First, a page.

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Comcast’s Brian Roberts: Rising Programming Costs Fuel ‘Real Tension’ in Cable Biz

Comcast’s high industry perch as cable operator and major broadcast and cable programmer gives the company a unique perspective on the pressure points in the pay-TV arena. Comcast chairman-CEO Brian Roberts told a group of investors Tuesday that rising programming costs and contractual commitments to carry suites of channels are flashpoints that have to be addressed as operators adjust to consumer demands for smaller channel packages.

“I think you’re going to see real tension around (the question of) is that sustainable? Is that a product that is going to shrink?” Roberts said at the Morgan Stanley Technology, Media and Telecom conference in San Francisco. With Comcast’s ownership of NBCUniversal, “we’re going to be on both sides of that conversation” and hope to “help shape it in a way that is good for consumers.”

Comcast during its fourth-quarter earnings announcement last month warned Wall Street that its programming costs would be higher than usual in 2016 because of the timing of contractual increases. Costs have been growing at 7%-8% a year in recent years, he said, far faster than the rate of inflation. But some programmers are getting the message, he said. “In the pendulum swinging, there is a real awareness among the programmers that we’ve got to create alternatives for consumers,” Roberts said.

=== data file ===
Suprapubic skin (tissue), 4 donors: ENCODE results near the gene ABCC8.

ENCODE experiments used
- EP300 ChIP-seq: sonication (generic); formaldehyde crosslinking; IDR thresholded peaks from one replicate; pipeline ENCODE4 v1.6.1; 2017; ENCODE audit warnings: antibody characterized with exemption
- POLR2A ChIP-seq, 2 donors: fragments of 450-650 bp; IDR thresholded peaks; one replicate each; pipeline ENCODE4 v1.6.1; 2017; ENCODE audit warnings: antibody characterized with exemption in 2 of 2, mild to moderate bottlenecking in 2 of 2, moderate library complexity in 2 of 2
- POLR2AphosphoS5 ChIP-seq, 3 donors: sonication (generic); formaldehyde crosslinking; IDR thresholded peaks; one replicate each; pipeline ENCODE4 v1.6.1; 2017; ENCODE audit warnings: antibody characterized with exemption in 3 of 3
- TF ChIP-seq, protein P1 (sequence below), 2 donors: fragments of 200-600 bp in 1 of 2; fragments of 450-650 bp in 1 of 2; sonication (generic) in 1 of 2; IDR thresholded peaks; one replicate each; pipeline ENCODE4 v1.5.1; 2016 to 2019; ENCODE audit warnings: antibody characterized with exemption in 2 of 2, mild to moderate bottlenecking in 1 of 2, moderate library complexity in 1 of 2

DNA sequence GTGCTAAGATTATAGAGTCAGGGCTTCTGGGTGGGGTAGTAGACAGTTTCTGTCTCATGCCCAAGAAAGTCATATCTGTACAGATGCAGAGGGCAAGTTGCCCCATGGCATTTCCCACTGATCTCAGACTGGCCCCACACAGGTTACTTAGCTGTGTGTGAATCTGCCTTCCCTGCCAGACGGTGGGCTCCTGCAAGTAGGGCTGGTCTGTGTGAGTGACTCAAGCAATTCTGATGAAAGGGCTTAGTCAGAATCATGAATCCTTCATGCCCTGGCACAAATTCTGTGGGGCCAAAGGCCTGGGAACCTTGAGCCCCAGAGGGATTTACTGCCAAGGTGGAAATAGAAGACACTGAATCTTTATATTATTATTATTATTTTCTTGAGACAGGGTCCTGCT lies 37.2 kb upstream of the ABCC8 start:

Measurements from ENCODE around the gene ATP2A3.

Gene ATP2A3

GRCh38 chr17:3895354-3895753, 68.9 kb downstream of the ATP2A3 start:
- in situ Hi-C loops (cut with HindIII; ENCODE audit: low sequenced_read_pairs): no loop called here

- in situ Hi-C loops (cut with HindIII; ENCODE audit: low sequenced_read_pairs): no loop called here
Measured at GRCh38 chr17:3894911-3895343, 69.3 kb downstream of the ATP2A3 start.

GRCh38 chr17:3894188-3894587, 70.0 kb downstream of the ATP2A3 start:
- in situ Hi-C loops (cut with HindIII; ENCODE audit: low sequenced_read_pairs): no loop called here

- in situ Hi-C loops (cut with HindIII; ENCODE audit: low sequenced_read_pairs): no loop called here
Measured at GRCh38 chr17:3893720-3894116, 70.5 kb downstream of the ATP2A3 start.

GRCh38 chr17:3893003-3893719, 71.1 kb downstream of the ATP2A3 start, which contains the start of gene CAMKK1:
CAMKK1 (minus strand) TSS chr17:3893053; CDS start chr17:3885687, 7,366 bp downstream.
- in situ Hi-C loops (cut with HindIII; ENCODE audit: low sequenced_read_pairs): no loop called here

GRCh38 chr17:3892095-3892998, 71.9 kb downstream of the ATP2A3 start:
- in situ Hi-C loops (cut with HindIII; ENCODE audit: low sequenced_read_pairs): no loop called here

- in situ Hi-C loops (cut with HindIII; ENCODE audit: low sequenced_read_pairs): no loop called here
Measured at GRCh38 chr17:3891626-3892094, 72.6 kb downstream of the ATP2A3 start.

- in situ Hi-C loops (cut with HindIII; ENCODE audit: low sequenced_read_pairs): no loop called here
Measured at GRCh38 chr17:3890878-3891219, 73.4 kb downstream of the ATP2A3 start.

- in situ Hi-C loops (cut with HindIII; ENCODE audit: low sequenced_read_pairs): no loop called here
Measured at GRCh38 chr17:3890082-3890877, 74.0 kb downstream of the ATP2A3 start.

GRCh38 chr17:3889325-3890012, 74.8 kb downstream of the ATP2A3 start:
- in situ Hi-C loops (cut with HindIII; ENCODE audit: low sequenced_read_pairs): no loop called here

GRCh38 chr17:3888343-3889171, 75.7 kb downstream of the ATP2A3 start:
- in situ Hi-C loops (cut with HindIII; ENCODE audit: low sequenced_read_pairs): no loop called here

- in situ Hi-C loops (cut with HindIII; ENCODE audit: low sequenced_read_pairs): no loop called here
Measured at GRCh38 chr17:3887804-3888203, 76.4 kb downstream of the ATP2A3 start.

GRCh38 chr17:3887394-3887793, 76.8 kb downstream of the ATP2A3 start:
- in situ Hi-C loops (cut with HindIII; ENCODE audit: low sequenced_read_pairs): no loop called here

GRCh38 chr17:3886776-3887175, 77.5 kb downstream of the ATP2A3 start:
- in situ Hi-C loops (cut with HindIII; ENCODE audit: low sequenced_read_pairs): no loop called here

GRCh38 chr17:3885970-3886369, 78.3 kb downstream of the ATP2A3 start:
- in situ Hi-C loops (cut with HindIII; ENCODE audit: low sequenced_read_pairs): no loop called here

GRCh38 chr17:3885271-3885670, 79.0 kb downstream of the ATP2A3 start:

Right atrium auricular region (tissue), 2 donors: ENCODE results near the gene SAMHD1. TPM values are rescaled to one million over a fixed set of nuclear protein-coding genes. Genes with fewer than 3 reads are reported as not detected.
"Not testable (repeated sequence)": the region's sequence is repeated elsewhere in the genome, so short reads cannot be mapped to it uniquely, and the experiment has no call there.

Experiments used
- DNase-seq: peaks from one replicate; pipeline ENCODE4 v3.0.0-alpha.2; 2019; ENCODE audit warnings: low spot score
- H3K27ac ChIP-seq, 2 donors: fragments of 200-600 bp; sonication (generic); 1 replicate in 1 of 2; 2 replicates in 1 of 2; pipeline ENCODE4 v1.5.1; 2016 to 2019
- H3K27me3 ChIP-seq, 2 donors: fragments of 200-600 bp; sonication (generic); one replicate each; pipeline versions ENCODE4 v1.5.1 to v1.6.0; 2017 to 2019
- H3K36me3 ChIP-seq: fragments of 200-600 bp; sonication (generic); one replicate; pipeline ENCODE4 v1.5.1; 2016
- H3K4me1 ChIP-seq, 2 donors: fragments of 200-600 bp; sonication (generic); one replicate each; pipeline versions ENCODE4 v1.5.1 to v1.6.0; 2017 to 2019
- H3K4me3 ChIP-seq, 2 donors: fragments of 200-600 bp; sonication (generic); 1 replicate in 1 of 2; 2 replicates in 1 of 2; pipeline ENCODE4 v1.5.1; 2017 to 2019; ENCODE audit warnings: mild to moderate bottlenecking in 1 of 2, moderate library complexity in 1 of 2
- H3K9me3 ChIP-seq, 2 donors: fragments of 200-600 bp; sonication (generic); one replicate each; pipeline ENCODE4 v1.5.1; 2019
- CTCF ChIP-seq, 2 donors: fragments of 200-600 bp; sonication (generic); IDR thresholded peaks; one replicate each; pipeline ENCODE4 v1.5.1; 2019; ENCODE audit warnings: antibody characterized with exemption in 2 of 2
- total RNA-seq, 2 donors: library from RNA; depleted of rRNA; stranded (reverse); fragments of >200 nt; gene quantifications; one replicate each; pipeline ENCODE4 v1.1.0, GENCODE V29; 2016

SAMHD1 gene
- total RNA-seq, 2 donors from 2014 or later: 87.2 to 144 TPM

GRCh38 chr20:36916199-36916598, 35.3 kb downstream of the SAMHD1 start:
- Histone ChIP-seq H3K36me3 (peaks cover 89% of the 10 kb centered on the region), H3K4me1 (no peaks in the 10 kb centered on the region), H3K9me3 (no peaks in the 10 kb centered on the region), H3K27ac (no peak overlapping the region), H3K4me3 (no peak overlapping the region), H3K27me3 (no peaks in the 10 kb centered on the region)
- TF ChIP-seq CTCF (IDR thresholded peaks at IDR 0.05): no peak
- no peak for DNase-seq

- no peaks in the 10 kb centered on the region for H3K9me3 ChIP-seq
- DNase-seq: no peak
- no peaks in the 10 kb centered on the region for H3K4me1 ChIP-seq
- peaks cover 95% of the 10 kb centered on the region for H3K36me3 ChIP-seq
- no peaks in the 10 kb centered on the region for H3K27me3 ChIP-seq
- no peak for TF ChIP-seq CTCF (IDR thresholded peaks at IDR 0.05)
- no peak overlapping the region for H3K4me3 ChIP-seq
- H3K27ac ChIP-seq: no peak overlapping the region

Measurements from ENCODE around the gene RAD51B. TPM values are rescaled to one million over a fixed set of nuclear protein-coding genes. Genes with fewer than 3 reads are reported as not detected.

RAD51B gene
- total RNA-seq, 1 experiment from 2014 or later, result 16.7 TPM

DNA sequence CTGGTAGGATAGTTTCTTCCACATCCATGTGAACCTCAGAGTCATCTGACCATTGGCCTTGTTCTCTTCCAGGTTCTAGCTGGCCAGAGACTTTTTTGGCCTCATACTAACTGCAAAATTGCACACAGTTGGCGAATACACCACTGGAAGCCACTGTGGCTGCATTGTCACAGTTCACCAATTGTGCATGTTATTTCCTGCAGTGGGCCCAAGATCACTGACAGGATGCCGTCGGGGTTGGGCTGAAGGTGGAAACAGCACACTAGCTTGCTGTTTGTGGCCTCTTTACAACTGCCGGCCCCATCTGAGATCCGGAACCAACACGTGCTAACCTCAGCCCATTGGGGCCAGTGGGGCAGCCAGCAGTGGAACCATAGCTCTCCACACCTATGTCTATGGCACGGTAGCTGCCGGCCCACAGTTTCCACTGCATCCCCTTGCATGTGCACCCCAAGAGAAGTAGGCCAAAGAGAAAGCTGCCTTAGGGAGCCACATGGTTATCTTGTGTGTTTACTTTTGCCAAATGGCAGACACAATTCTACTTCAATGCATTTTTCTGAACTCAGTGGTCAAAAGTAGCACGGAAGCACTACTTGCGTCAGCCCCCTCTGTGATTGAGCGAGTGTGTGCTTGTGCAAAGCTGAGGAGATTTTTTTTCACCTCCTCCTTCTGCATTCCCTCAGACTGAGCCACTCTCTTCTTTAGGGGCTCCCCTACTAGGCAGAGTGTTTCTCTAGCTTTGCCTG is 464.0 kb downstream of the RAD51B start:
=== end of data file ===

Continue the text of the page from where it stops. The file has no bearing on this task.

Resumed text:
Nonetheless, Roberts was bullish on the bedrock cable business, noting Comcast’s run of subscriber growth in recent quarters.

“We have more video customers today than we did a year ago,” Roberts said. “That’s the first time we’ve been able to make that statement in over a decade.”

Roberts also cited Comcast’s focus on boosting the availability of its Xfinity authenticated streaming service. Only 35% of Comcast video customers use the service now; the goal is to raise it to 50% this year. And he talked up the potential of Comcast’s new voice-activated remote control, which have been distributed in 5 million households to date. He called Comcast’s fastest ramp-up of any product in its history.

Roberts said in the wake of the Time Warner Cable merger getting squashed, he doesn’t see any transformative transactions on the horizon for Comcast in the near term.

“I don’t envision any great activity that would require a whole other conversation about us (among regulators),” Roberts said. “We’re trying to execute this year with the momentum we’ve got.”

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